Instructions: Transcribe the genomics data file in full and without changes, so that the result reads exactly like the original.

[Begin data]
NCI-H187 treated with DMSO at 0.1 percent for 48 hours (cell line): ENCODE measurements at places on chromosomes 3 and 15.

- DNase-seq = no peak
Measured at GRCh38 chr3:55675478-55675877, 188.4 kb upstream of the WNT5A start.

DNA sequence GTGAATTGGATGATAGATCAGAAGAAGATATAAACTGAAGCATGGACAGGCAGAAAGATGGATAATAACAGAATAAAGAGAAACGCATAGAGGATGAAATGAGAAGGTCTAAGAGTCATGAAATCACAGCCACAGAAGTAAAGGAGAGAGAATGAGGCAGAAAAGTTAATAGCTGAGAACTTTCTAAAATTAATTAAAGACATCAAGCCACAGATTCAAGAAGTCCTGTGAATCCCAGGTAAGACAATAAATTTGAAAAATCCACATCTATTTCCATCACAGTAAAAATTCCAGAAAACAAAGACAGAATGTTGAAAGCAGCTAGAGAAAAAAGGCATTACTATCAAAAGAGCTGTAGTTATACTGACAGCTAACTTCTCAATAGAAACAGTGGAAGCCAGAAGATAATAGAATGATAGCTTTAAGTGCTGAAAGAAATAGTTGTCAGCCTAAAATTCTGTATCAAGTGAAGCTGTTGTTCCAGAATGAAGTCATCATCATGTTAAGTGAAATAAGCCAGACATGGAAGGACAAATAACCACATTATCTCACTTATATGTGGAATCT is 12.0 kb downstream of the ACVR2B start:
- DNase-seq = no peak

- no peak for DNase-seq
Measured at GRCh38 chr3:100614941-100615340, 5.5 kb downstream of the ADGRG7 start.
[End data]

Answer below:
NCI-H187 treated with DMSO at 0.1 percent for 48 hours (cell line): ENCODE measurements at places on chromosomes 3 and 15.

- DNase-seq = no peak
Measured at GRCh38 chr3:55675478-55675877, 188.4 kb upstream of the WNT5A start.

DNA sequence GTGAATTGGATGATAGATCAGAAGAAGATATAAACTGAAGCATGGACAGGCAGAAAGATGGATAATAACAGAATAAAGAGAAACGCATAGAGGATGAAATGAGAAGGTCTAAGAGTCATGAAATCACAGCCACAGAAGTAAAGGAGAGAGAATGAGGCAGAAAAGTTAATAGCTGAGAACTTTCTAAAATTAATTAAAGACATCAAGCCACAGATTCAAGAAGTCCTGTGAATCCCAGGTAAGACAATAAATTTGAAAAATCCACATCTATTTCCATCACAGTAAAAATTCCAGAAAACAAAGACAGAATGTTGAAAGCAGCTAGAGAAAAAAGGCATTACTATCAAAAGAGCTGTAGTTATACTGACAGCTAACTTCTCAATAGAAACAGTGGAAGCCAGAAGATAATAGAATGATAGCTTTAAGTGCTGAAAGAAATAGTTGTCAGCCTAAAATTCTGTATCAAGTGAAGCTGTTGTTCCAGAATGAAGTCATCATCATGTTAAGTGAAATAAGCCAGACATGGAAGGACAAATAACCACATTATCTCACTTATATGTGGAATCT is 12.0 kb downstream of the ACVR2B start:
- DNase-seq = no peak

- no peak for DNase-seq
Measured at GRCh38 chr3:100614941-100615340, 5.5 kb downstream of the ADGRG7 start.